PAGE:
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State of Ohio v. David L. Carr

February 6, 2013

STATE OF OHIO, PLAINTIFF-APPELLEE,
v.
DAVID L. CARR, DEFENDANT-APPELLANT.



The opinion of the court was delivered by: Harsha, J.

Cite as

State v. Carr,

DECISION AND JUDGMENT ENTRY

{¶1} David Carr appeals his conviction for failure to provide notice of a change of residential address in violation of a sex offender registration statute. He argues because he did not have a duty to register as a sex offender, the trial court erred by denying his motion to dismiss the indictment. We agree. Because Carr committed his underlying offense prior to the Adam Walsh Act's effective date, the act's requirements do not apply to him. Consequently, he could not be prosecuted under the Adam Walsh Act. And because he was never classified under the act's predecessor, Megan's Law, he could not be prosecuted under that law either. Therefore, the trial court erred by denying his motion to dismiss the indictment.

I. FACTS

{¶2} Although the record is not entirely clear, in either 1983 or 1984, David Carr was convicted of first-degree sexual assault, along with other offenses in West Virginia. After serving his sentence, Carr was released from prison in July or August 2008.

Thereafter, Carr moved to Ohio and was classified as a Tier III sex offender under 2007 Am.Sub.S.B. No. 10 (S.B. 10), Ohio's version of the Adam Walsh Act.

{¶3} On April 7, 2010, a Vinton County grand jury indicted Carr with one count of failure to notify of an address change, in violation of R.C. 2950.05, a first-degree felony. The indictment alleged that Carr was a sexually oriented offender, having been convicted in West Virginia of sexual assault; therefore, he was required to register as a sex offender under R.C. 2950.04 and failed to notify the Vinton County Sheriff at least 20 days prior to changing his residential address. Carr filed a pro se motion to dismiss the indictment claiming that he did not have a duty to register as a sex offender under R.C. 2950.04. After the trial court denied the motion, Carr pleaded no contest to failure to notify of an address change, in violation of R.C. 2950.05(F)(2), a third-degree felony. The trial court found him guilty, and sentenced Carr to two years imprisonment. Carr now appeals his conviction.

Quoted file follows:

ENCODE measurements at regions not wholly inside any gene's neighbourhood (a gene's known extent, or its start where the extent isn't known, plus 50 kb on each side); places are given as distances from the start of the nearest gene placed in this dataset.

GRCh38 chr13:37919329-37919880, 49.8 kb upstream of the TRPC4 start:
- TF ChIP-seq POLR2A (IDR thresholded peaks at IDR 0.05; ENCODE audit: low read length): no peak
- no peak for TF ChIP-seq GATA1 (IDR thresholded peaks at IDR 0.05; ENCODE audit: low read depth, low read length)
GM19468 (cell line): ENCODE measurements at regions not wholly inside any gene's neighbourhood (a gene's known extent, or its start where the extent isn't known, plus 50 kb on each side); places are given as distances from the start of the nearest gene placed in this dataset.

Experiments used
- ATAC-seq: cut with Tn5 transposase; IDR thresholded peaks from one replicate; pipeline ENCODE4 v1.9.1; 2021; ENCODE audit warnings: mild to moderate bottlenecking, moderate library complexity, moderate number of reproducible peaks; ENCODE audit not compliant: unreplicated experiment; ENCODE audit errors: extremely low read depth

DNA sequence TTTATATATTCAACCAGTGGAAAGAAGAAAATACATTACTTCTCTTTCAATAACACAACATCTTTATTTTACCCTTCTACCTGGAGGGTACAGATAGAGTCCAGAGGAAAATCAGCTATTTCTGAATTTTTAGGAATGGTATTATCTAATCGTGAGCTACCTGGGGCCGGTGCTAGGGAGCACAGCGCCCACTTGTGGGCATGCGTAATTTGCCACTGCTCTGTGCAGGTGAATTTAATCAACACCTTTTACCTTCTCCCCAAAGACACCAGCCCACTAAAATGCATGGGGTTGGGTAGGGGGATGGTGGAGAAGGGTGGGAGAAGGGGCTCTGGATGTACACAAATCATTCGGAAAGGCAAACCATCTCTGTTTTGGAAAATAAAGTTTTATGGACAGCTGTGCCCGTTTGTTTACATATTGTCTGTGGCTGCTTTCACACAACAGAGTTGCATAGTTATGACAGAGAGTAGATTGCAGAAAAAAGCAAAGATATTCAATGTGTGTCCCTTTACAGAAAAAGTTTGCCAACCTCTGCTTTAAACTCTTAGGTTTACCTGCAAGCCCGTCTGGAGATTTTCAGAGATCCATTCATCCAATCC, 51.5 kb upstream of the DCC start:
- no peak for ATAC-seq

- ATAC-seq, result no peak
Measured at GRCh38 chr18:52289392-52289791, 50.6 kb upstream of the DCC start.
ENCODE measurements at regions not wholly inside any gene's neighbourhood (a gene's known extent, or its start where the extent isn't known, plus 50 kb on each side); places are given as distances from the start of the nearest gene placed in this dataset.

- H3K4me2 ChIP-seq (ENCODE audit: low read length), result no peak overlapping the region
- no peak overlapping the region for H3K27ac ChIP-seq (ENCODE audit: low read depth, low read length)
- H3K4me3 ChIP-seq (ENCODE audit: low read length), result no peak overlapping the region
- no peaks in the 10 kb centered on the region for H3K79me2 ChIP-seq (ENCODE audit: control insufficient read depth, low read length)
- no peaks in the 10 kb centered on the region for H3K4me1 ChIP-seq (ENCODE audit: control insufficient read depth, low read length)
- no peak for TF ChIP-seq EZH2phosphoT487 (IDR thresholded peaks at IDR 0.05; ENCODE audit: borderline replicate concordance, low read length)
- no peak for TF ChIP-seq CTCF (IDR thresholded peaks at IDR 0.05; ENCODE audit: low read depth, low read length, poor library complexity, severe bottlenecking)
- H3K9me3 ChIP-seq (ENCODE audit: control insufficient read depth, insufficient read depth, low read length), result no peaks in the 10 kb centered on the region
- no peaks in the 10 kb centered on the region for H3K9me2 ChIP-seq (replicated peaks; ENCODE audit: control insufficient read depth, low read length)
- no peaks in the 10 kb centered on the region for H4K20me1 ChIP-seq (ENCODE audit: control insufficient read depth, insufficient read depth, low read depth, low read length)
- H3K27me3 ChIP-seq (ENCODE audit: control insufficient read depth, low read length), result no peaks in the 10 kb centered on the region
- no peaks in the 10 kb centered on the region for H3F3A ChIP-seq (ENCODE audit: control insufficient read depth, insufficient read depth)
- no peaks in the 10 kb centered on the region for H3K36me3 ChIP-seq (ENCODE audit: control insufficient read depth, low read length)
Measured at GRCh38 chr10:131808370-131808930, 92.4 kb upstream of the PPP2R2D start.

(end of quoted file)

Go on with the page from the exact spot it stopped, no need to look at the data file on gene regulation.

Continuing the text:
II. ASSIGNMENTS OF ERROR

{¶4} Carr raises two assignments of error for our review:

{¶5} 1. "THE TRIAL COURT ERRED AND VIOLATED MR. CARR'S RIGHTS TO DUE PROCESS AND A FAIR TRIAL WHEN IT FOUND THAT MR. CARR HAD A DUTY TO REGISTER AS A SEX OFFENDER IN OHIO AND DENIED HIS MOTION TO DISMISS HIS INDICTMENT."

{¶6} 2. "THE TRIAL COURT ERRED AND VIOLATED MR. CARR'S RIGHTS TO DUE PROCESS AND A FAIR TRIAL WHEN IT FOUND THAT MR. CARR HAD A DUTY TO REGISTER AS A SEX OFFENDER IN WEST VIRGINIA AND DENIED HIS MOTION TO DISMISS HIS INDICTMENT."

III. LAW AND ANALYSIS

{ΒΆ7} On appeal, Carr argues that the trial court erred by denying his motion to dismiss the indictment filed against him. He claims that he did not have a duty to register as a sex offender in either Ohio or West Virginia. Because the issues are related we address his assignments of error together. See ...


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